Resignation Demanded After Another Journalist is Murdered
By Edward V. Byrne for The Yucatan Times
July 25, 2011
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Mexico is the most dangerous country in the world for journalists according to several international organizations, including the United Nations. At least 70 press corps members have been kidnapped and murdered in the past decade, most of them by presumed drug dealers or “enforcers.” The city of Veracruz, Mexico, a famous tourist port-of-call just a short flight west of Mérida, has been particularly hard hit by retaliatory violence against reporters covering the country’s five year old drug offensive which was launched by President Calderon in December 2006. In late June, a well-known Veracruz journalist was shot to death in his own home, together with his wife and 20 year old son. Now a female police-beat reporter with over 20 years experience, one of his top lieutenants, has been executed as well.
The decapitated remains of Yolanda Ordaz de Cruz, a reporter for the Veracruz daily Notiver, were found earlier this week after she disappeared Sunday afternoon. Her body was left literally on the doorstep of the paper for which she worked, her severed head casually tossed not far away. No one questions that this was the work of organize drug criminals. Near the body was a handwritten “narco-message” frequently left in such cases, with the cryptic note, “Your friends may also betray you.”
But what astounded and infuriated both the Mexican and international press were the comments made yesterday by the chief prosecutor in Veracruz, Reynaldo Escobar Perez. He claimed Yolanda’s death “had nothing whatever to do with her occupation as a journalist,” and strongly implied that she may have been connected to criminal elements. At an impromptu news conference he theorized that Yolanda was killed by a rival drug organization. The prosecutor’s curious statements were apparently based upon the message left by her body. Whatever their motive Perez’ comments quickly ignited a firestorm of protest from journalists, and particularly from Notiver, which called the prosecutor’s remarks “shameful.”
“We vigorously reject the unfounded, defamatory, irresponsible and simply stupid accusations [by] Escobar against our colleague Yolanda Ordaz, we demand that he publicly apologize and resign his position, and that he be investigated and subjected to legal process,” said Notiver in a front page editorial today (July 27). The paper added that it was “respectfully but energetically” asking the governor to hold the prosecutor accountable and to commence removal proceedings.
Notiver claims that State officials in Veracruz have adopted a “communications strategy of defaming journalists. To soil the names of victims by implicating them as suspects is revolting, and totally improper for the chief prosecutor. He has been unable to solve a single one of the major 168 crimes committed here in the last six months, nor to stop the crime wave which terrorizes the entire population.”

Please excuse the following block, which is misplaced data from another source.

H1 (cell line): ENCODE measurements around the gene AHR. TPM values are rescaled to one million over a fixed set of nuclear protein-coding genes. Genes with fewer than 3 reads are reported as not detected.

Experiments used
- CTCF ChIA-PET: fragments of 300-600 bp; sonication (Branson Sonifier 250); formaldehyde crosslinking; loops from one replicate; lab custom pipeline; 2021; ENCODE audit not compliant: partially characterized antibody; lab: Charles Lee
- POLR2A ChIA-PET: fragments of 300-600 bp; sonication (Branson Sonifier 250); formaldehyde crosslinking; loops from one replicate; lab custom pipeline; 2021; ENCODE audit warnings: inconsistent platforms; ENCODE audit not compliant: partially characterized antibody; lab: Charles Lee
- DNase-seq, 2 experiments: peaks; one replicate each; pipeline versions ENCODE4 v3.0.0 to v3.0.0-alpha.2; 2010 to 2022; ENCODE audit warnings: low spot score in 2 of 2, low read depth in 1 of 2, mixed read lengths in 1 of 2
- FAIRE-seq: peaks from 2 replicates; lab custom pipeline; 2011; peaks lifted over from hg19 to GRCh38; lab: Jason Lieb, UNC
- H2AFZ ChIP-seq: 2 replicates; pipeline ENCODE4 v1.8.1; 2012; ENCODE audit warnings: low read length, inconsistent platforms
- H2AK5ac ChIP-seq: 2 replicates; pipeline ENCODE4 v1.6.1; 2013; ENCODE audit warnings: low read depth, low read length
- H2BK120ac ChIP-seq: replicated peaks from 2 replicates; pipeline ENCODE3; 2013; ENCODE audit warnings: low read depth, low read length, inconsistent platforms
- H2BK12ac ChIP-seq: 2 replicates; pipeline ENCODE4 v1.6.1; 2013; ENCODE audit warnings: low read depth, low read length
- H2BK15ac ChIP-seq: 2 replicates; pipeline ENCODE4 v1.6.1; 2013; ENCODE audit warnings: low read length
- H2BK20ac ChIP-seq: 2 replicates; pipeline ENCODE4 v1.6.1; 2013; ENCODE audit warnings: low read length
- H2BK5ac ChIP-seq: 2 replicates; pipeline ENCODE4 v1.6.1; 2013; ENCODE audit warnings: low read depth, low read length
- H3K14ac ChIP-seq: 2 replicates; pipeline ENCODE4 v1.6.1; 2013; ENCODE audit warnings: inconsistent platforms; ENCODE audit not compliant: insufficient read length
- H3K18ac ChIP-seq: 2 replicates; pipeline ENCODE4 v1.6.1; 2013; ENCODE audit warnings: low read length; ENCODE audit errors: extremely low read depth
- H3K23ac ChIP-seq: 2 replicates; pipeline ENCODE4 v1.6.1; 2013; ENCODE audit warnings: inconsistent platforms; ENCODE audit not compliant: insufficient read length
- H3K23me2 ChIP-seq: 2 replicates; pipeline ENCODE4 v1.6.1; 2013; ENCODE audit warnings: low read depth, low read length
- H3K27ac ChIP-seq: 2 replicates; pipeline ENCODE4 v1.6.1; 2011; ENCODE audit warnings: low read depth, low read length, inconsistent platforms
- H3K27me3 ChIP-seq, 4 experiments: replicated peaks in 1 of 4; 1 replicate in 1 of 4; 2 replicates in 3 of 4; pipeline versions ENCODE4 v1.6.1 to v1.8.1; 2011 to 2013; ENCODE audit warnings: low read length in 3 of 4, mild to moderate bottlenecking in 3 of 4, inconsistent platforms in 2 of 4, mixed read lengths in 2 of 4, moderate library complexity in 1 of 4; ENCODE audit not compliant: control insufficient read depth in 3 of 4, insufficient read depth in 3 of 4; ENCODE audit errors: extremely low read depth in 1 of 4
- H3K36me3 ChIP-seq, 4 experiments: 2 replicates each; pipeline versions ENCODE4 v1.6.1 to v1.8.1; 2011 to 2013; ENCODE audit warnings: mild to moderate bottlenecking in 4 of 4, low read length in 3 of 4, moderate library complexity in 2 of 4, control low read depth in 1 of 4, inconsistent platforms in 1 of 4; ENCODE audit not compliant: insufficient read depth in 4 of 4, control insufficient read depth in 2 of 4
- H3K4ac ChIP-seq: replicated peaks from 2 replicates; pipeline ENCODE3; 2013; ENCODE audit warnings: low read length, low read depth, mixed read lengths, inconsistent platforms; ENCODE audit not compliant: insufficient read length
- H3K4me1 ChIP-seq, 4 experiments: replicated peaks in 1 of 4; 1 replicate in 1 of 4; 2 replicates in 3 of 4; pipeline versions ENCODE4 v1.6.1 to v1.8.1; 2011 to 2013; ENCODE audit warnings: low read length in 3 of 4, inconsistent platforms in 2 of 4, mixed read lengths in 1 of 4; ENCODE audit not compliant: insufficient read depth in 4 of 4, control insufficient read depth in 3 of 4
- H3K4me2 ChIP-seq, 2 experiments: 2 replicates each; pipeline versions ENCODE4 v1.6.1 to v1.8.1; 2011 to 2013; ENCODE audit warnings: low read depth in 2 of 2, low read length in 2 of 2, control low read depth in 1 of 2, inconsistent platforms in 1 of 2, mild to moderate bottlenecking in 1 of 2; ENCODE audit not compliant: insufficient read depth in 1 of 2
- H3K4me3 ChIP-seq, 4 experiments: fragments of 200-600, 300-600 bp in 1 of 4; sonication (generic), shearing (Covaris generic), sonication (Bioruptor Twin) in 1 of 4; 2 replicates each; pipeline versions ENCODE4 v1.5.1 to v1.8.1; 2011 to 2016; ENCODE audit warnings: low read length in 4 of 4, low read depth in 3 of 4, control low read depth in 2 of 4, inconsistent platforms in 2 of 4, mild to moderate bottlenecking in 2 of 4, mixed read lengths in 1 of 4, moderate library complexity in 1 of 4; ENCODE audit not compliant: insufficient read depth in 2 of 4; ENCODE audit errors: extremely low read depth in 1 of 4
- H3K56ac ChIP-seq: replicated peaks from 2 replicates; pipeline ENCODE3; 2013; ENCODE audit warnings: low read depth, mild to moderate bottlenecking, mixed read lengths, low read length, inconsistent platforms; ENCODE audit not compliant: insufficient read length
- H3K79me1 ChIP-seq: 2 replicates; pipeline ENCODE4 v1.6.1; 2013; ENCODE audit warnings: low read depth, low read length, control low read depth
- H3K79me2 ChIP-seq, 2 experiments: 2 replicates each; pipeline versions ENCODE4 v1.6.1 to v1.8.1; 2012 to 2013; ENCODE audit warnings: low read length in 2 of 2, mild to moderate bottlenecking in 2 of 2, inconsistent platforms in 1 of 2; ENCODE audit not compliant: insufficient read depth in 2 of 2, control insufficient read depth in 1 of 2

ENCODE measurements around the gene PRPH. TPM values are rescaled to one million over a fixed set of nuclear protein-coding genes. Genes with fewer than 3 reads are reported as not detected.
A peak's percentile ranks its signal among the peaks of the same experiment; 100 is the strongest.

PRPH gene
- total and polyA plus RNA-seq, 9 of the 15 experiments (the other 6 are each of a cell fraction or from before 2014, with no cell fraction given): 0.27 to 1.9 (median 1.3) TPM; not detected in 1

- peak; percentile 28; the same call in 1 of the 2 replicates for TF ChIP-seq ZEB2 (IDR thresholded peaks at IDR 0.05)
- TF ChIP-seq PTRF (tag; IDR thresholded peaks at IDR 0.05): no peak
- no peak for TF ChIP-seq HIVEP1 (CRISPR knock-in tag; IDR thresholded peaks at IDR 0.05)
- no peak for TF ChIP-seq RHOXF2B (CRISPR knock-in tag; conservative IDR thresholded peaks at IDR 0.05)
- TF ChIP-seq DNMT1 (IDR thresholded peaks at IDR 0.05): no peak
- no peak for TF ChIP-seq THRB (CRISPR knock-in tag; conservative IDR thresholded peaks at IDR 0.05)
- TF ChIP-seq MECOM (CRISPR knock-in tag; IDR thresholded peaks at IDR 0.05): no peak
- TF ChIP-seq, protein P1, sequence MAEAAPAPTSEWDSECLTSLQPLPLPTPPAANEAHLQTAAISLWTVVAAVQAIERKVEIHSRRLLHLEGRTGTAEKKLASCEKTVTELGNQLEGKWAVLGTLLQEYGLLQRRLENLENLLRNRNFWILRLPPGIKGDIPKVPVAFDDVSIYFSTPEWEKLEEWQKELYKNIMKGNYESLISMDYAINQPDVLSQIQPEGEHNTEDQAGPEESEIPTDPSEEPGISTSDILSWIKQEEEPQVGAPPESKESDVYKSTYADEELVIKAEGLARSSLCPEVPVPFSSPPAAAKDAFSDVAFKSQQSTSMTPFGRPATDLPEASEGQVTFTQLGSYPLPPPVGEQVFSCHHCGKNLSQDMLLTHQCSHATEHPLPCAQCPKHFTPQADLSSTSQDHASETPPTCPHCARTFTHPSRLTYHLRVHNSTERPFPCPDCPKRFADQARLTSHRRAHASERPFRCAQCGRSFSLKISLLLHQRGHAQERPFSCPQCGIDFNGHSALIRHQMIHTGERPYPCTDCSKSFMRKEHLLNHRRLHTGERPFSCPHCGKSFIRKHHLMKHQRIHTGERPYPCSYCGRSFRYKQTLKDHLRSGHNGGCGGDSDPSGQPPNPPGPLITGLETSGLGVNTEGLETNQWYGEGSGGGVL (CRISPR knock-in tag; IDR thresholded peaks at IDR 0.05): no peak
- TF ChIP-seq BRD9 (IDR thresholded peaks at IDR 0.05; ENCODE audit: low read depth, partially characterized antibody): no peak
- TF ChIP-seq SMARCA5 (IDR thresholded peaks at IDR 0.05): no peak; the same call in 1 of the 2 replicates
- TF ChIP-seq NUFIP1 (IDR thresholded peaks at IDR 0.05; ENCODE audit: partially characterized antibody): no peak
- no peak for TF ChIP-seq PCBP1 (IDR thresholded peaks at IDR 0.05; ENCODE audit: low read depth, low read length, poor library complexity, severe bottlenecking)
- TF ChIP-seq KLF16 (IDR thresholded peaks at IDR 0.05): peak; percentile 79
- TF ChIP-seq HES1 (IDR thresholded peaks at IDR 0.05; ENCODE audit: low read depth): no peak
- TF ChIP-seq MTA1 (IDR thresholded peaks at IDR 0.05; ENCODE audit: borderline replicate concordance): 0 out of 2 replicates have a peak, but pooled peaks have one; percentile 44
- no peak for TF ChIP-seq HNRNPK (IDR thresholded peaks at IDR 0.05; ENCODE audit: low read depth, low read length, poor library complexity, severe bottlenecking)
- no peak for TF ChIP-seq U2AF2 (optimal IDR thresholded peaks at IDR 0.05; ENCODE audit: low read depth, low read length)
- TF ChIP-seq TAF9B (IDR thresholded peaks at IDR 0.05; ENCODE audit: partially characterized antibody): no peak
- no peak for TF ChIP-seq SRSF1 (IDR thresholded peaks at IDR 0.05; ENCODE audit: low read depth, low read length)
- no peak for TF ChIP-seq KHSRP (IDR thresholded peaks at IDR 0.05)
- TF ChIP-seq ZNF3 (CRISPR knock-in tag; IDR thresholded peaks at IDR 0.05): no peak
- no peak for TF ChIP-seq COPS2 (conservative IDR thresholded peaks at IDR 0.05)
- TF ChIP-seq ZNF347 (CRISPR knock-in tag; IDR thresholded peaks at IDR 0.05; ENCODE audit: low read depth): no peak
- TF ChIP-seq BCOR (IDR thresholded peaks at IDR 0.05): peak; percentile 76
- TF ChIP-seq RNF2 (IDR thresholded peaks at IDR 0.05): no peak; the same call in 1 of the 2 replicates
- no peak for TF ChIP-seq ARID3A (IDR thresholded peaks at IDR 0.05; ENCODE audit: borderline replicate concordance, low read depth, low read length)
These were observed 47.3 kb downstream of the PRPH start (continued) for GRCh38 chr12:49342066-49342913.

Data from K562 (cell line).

“It’s obvious the gentleman [prosecutor Escobar] is absolutely worthless,” said Notiver in its blazing editorial. “Walk out onto the streets [here], and just take a look at the insecurity at every level, in commerce, industry and tourism. Criminals walk our streets with impunity. The state police don’t even exist here. They don’t do anything except chase drunks and prosecute petty thieves.”
Notiver, which primarily focuses on Mexico’s drug war and organized crime, says that it must continually work “under great pressure and threats, in spite of which [it gets] out the news in the face of many risks, including kidnapping, and without the slightest help from local authorities.”
“The old saying about dealing with organized crime – ‘plata or plomo’ (gold or lead) – isn’t really true. It’s just lead, and if you dare to take the risk [as a journalist], not only may you end up dead, but on top of that the prosecutor trashes you out. It’s a miserable, cowardly thing to do,” added Notiver.
Veracruz, a major Gulf port and popular vacation destination for decades with Europeans and North Americans alike, has been hard hit by drug violence in recent years. In December 2009 Mexico’s crack naval armada forces cornered and killed drug lord Arturo Beltran Leyva in the city, after an hours-long shootout which left multiple dead and wounded. In June several municipal police officers were arrested for kidnapping, torturing and murdering a Mexican marine in the area. Many claim that local law enforcement in Veracruz is heavily infiltrated and corrupted by organized crime elements, especially by the feared Los Zetas (the “Zs”), and journalists brave enough to cover organized crime news say they're in constant danger.
In the latest case involving Notivera reporter Yolanda Ordaz, her long-time supervising colleague and friend Miguel Ángel López, together with his wife and young son, were also murdered on June 20. An armed commando squad burst into the family home at 6:00 a.m. and executed all of them, killing the son while he was still in bed. Ángel López was an investigative reporter and columnist for the paper, and together with Ordaz worked on organized crime stories. No one has yet been arrested in connection with either case.
According to Mexico’s National Commission on Human Rights, since the year 2000 some 71 journalists in the country have been murdered, another 13 have disappeared and 22 more were attacked but survived. According to the Commission, 18 of the murdered or assaulted journalists were women.